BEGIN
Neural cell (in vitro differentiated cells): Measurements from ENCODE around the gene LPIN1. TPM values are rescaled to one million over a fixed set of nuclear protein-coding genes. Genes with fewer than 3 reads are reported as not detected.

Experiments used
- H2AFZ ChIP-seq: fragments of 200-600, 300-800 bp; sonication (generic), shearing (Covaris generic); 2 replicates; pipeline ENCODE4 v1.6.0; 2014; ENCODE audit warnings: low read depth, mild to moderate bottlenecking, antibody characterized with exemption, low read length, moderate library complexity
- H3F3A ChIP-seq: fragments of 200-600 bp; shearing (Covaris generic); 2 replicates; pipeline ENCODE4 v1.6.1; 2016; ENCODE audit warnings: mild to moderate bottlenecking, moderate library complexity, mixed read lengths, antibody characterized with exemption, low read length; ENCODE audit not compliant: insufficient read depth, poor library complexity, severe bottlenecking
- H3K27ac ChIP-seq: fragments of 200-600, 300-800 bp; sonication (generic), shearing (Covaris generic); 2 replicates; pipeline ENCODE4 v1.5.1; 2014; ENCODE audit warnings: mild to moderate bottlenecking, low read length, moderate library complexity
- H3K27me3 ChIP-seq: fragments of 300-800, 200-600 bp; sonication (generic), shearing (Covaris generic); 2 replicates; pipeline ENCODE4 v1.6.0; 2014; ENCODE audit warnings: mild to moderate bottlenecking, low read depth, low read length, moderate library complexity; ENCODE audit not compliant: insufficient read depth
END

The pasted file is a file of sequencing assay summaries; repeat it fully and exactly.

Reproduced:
Neural cell (in vitro differentiated cells): Measurements from ENCODE around the gene LPIN1. TPM values are rescaled to one million over a fixed set of nuclear protein-coding genes. Genes with fewer than 3 reads are reported as not detected.

Experiments used
- H2AFZ ChIP-seq: fragments of 200-600, 300-800 bp; sonication (generic), shearing (Covaris generic); 2 replicates; pipeline ENCODE4 v1.6.0; 2014; ENCODE audit warnings: low read depth, mild to moderate bottlenecking, antibody characterized with exemption, low read length, moderate library complexity
- H3F3A ChIP-seq: fragments of 200-600 bp; shearing (Covaris generic); 2 replicates; pipeline ENCODE4 v1.6.1; 2016; ENCODE audit warnings: mild to moderate bottlenecking, moderate library complexity, mixed read lengths, antibody characterized with exemption, low read length; ENCODE audit not compliant: insufficient read depth, poor library complexity, severe bottlenecking
- H3K27ac ChIP-seq: fragments of 200-600, 300-800 bp; sonication (generic), shearing (Covaris generic); 2 replicates; pipeline ENCODE4 v1.5.1; 2014; ENCODE audit warnings: mild to moderate bottlenecking, low read length, moderate library complexity
- H3K27me3 ChIP-seq: fragments of 300-800, 200-600 bp; sonication (generic), shearing (Covaris generic); 2 replicates; pipeline ENCODE4 v1.6.0; 2014; ENCODE audit warnings: mild to moderate bottlenecking, low read depth, low read length, moderate library complexity; ENCODE audit not compliant: insufficient read depth